There is another method of APBI that gives a single radiation treatment immediately after a lumpectomy in the operating room. This is called intraoperative APBI. Washington University radiation oncologists at Siteman liked the idea of one radiation treatment but were not comfortable giving this radiation therapy without knowing all the details of an individual patient’s breast cancer. Instead, in 2014, they did a trial of a single APBI treatment given in a regular radiation room a few weeks after surgery in patients whose cancer had been completely removed with spread of cancer to lymph nodes. Fifty women participated in that trial, and there were no troublesome side effects from the treatment.

The current proposed trial continues to study single APBI treatment by testing it against the five-treatment standard of care. The trial is open to breast cancer patients who are postmenopausal and who have small cancers that have not spread to lymph nodes. These patients will either get one or five ABPI radiation treatments. We will check on all participating patients for five years to see if one group does better. Our hope and expectation is that both groups do well. If breast cancer patients could be treated with just one radiation treatment that is safe and effective, it would be great news for this large group of patients.


Pre-R01 Award Category

Title: PKN1 as a Novel Therapeutic Target to Prevent and Treat Graft-versus-Host Disease

Jaebock Choi, PhD, MA

Principal Investigator: Jaebok Choi, PhD, MA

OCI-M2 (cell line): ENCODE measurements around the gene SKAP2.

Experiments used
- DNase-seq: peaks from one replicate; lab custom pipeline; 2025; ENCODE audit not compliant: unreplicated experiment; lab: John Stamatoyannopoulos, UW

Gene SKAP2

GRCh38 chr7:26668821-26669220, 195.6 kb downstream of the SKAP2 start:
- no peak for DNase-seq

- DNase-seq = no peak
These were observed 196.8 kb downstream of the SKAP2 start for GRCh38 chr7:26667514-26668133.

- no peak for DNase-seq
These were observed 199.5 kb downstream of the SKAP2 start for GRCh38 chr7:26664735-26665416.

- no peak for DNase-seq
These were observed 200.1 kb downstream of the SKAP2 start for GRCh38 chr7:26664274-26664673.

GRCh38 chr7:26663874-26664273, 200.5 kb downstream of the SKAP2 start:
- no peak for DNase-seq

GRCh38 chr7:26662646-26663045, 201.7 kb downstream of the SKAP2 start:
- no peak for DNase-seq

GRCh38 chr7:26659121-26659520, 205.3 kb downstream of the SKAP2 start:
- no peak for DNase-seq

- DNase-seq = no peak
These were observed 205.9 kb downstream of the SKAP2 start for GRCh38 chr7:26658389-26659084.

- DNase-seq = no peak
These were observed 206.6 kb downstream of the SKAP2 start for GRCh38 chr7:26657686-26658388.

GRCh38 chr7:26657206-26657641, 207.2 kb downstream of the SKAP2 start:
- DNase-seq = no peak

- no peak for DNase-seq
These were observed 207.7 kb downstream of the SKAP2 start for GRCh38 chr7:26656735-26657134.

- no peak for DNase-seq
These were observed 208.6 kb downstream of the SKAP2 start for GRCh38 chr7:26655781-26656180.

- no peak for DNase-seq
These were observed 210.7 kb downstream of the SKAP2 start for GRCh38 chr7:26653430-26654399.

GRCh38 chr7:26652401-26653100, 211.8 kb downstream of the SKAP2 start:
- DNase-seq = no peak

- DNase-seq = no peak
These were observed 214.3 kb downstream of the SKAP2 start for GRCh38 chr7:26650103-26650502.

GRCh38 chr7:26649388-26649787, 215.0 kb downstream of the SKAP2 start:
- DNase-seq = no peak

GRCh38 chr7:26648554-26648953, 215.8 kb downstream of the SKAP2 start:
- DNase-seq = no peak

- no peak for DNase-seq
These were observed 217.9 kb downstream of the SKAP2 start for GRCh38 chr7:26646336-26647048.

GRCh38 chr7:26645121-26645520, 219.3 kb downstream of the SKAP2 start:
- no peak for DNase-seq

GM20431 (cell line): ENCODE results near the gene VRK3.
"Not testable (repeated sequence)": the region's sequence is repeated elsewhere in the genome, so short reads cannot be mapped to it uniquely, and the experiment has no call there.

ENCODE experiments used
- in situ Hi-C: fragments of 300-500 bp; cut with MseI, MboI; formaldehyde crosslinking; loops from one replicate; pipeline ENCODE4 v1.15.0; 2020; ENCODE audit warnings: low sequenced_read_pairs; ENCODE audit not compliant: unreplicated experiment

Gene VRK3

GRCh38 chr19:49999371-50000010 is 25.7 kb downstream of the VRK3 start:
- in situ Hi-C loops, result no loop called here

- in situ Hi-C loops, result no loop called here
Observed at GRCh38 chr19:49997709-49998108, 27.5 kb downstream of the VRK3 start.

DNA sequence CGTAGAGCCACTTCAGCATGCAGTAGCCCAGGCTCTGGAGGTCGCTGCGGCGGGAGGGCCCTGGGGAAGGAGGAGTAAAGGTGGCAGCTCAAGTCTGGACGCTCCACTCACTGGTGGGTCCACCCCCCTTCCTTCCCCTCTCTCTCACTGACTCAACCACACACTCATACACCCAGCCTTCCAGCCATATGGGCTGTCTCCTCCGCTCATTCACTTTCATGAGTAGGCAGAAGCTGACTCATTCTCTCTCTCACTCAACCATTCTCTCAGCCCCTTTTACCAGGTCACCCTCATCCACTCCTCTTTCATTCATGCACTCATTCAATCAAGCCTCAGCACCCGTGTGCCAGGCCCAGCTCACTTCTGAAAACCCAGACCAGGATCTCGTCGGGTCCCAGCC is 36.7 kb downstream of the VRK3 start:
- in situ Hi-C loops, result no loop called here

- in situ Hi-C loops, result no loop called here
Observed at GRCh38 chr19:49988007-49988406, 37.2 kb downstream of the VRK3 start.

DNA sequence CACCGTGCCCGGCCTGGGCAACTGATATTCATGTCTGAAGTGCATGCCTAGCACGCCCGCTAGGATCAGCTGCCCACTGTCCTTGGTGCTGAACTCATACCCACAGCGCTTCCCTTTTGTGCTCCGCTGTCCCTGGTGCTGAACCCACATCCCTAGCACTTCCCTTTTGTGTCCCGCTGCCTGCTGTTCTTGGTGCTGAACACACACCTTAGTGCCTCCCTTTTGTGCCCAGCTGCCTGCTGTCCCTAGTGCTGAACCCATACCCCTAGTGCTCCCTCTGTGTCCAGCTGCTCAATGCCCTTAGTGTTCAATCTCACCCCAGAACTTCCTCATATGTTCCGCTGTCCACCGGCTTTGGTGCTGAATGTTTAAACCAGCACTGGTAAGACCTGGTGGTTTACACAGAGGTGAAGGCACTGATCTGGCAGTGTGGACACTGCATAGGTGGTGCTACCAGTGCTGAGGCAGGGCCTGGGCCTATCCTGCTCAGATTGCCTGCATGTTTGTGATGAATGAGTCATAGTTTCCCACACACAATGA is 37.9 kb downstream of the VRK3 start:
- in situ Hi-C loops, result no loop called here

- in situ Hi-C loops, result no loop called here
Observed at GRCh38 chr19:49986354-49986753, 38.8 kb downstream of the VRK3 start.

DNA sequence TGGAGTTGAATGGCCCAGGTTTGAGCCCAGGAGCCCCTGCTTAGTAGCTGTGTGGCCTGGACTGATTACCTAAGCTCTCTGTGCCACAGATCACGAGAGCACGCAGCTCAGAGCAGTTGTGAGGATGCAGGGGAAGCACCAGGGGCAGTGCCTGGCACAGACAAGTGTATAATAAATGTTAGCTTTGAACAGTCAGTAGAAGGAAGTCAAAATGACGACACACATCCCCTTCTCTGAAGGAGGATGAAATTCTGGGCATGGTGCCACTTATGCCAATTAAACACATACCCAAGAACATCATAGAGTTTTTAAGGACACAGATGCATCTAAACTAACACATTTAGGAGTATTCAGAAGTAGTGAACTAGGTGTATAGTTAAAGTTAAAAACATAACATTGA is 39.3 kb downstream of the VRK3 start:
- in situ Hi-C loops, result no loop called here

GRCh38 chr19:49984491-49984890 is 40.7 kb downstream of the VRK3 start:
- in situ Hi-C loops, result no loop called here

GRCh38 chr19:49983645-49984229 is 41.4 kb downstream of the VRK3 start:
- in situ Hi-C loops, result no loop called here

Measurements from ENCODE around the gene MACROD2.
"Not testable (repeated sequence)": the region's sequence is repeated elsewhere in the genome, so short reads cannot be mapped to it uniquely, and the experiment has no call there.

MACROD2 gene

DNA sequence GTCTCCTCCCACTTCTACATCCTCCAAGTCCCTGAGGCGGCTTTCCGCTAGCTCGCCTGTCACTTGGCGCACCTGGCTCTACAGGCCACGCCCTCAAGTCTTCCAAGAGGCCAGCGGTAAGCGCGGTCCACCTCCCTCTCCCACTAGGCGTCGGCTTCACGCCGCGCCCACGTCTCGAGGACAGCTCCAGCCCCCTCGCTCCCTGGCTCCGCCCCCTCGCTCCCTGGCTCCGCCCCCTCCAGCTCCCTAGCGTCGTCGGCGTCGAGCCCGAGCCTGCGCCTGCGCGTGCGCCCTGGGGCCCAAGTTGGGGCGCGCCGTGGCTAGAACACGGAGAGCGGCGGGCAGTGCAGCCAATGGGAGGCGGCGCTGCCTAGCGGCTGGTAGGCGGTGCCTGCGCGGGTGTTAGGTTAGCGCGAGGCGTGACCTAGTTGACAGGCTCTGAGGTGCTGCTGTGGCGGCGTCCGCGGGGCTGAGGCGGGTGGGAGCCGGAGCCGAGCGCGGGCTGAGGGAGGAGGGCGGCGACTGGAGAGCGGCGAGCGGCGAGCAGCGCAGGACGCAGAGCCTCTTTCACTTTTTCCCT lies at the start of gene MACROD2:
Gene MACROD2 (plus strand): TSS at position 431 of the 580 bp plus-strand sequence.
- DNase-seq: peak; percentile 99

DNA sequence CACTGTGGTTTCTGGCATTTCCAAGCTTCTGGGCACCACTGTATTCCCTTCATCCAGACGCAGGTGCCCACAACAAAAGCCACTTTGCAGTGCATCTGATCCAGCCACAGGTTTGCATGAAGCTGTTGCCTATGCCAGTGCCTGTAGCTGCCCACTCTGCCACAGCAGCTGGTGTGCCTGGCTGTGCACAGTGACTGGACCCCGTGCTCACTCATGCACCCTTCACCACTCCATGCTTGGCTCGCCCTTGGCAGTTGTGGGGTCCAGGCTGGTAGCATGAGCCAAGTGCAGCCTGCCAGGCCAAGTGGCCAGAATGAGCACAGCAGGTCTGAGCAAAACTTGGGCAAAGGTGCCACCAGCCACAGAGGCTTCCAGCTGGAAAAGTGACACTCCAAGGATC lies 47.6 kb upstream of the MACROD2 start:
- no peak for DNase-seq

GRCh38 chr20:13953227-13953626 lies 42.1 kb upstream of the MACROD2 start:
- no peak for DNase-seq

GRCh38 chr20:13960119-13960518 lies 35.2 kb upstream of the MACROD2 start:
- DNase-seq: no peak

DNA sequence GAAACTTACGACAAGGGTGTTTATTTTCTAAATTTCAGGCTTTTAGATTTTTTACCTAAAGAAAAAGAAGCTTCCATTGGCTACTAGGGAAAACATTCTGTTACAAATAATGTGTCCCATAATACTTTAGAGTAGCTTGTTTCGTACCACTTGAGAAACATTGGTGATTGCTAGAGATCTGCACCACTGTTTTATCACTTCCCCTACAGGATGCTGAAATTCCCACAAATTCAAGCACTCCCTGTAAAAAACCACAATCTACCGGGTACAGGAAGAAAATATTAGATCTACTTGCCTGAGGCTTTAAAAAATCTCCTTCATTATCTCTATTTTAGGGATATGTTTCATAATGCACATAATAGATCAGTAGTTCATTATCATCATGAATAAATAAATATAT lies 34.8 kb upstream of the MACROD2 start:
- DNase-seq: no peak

Goal: To determine how a certain protein, PKN1, in a bone marrow donor’s immune cells causes graft-versus-host disease, and how inactivating this protein would allow the healthy immune cells to attack the patient’s leukemia cells but not healthy organs

Description: The most effective treatment for many patients with leukemia or other blood cancers is to administer bone marrow transplants containing immune cells obtained from a healthy donor. Although these cells can effectively kill the patient’s cancerous cells, in about 50% of patients the donor cells begin to attack the patient’s skin, intestines and liver in a phenomenon known as graft-versus-host disease, or GvHD. GvHD can be severely debilitating or even fatal and is the primary obstacle to successful transplantation. We have identified one protein in the donor immune cells that causes GvHD in mice. Pharmacologically inactivating this protein, named protein kinase N1, or PKN1, an enzyme controlling cellular signaling, eliminates GvHD, yet the healthy immune cells can still kill the patient’s leukemia cells. In this proposal, we will determine how this protein causes GvHD. This will have a major impact in the development of new therapeutic strategies to provide an inexpensive, safe and effective way of overcoming the barriers to successful transplantation and will permit the routine use of bone marrow transplantation in patients who may not have suitable donors to improve outcomes.